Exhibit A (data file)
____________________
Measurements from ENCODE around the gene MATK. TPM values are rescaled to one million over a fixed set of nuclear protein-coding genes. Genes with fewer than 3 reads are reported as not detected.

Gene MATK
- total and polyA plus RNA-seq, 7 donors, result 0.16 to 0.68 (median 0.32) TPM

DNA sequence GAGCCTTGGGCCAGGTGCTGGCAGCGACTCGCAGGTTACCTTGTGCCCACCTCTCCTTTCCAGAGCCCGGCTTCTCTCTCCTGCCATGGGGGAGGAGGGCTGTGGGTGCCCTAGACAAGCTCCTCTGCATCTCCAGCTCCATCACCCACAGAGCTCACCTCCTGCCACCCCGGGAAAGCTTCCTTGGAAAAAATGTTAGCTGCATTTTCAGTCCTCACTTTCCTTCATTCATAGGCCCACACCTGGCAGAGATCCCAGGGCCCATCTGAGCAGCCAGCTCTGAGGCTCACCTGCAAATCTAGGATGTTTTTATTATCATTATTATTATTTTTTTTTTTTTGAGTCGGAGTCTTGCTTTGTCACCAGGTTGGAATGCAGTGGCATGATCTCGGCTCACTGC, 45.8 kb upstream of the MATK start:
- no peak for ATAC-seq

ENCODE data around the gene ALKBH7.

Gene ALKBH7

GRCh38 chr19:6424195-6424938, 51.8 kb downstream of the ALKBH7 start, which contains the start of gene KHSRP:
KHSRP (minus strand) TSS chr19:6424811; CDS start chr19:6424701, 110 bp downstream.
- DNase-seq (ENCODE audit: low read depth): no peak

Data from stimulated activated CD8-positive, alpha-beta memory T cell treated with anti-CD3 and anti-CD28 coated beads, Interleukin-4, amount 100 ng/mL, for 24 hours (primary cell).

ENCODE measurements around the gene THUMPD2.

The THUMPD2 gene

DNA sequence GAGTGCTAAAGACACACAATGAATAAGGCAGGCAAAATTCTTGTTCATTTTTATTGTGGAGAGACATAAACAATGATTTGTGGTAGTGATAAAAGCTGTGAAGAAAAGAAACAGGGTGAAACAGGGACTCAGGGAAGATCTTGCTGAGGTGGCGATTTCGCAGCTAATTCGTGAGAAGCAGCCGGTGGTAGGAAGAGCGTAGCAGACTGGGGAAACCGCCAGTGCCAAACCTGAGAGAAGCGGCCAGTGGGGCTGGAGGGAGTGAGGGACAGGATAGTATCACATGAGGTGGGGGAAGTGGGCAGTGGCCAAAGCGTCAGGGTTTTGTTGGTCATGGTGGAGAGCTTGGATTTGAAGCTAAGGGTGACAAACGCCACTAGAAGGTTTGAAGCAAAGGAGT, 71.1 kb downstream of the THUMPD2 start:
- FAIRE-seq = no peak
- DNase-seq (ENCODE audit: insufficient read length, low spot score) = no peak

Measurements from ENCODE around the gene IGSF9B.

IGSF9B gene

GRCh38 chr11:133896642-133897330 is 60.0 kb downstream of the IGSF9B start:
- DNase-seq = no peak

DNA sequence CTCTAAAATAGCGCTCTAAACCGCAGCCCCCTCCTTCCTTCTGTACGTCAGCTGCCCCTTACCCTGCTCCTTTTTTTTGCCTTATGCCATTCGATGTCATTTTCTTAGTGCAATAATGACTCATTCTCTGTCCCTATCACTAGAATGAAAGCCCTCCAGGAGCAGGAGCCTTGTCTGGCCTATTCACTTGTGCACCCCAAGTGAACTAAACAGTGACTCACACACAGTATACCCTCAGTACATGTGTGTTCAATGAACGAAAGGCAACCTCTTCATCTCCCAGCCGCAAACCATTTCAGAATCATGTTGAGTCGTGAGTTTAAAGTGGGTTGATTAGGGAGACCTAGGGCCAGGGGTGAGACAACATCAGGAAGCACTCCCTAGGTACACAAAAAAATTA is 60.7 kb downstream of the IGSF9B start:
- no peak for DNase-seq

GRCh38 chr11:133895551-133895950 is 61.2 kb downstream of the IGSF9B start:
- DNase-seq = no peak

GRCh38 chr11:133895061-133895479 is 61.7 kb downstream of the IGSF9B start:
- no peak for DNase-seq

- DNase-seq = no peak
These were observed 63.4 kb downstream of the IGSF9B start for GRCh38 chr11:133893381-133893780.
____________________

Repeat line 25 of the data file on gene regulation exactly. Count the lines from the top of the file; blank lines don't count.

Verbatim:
GRCh38 chr11:133895061-133895479 is 61.7 kb downstream of the IGSF9B start: